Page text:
John Dorroh : Asparagus Tales : August 2019


Southern Legitimacy Statement: John Dorroh’s Irish ancestors reached the shores of South Carolina a few hundred years ago, and began migrating to the west and south. County Antrim is well-represented by the Dorroh lineage. After traveling the world as an army brat, Dorroh spent most of his life in Columbus, Mississippi, birthplace of Tennessee Williams. He thinks that he has created a unique genre of truly unassuming redneck characters such as Aunt Endna, who walks nekkid on the Riverwalk with Jesus, and Bo who wears a holy tangerine Speed-o with a brass ring in his nose. He once interpretted “Southern talk” to a group of Japanese businessmen who had relocated to West Point, Mississippi.

Asparagus Tales

The asparagus needs cutting every day,
sometimes twice. I can hear new spears
breaking through ground as I walk among
the precious stalks.  An organic crunch,
a gentle grunt from the soil.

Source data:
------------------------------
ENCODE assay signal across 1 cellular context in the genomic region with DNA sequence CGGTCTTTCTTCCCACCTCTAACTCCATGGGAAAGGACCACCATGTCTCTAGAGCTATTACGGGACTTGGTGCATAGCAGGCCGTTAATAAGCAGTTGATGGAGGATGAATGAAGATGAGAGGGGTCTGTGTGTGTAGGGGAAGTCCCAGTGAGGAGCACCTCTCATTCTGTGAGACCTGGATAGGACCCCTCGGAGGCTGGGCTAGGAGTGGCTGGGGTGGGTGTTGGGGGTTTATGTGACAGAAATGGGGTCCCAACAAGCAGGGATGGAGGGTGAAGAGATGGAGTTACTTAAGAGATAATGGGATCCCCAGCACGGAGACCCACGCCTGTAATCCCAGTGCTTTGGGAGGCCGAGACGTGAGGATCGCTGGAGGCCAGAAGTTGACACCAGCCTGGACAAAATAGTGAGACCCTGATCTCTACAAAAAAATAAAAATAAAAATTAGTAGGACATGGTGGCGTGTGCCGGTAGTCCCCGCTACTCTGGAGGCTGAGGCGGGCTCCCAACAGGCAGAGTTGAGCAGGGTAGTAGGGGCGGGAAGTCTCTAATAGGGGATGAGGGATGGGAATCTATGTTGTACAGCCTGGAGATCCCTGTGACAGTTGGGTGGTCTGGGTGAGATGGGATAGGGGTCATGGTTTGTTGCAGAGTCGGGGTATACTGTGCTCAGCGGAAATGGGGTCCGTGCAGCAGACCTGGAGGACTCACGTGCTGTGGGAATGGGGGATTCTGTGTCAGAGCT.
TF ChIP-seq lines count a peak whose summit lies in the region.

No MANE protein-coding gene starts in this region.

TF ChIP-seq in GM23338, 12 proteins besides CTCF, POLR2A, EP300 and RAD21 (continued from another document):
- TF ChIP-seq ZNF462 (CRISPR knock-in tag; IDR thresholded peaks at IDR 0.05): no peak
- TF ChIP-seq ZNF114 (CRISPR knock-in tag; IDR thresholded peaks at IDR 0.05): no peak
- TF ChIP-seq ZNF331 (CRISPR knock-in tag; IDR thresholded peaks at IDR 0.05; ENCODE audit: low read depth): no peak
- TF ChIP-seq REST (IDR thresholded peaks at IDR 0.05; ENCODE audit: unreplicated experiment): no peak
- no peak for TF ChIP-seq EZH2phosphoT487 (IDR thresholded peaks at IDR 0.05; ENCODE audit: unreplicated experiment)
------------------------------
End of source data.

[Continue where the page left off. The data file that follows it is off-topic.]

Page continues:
There are purple and green stalks and spears
that cohabitate just fine. People eat both
of them without consideration of variety.
From seed to plate, a three-year journey,
terminating in a short, sweet season
of five to six weeks, seven if you’re blessed.
The chef inspects today’s cuttings
as I walk through the back door of the kitchen.
Sometimes the boys in the supply pantry giggle,
speak Spanish, pointing to their crotches, then
to the asparagus, then to me. I understand
but don’t care that they are poking fun. I get money;
they don’t.
This morning the boys are waiting for me.
They divert their eyes and say nothing
when the chef appears. They are at a funeral,
green, unable to make vital connections.
The chef asks me for more. The diners want it
in a bad way, but it’s all that the ground will give up
at this time.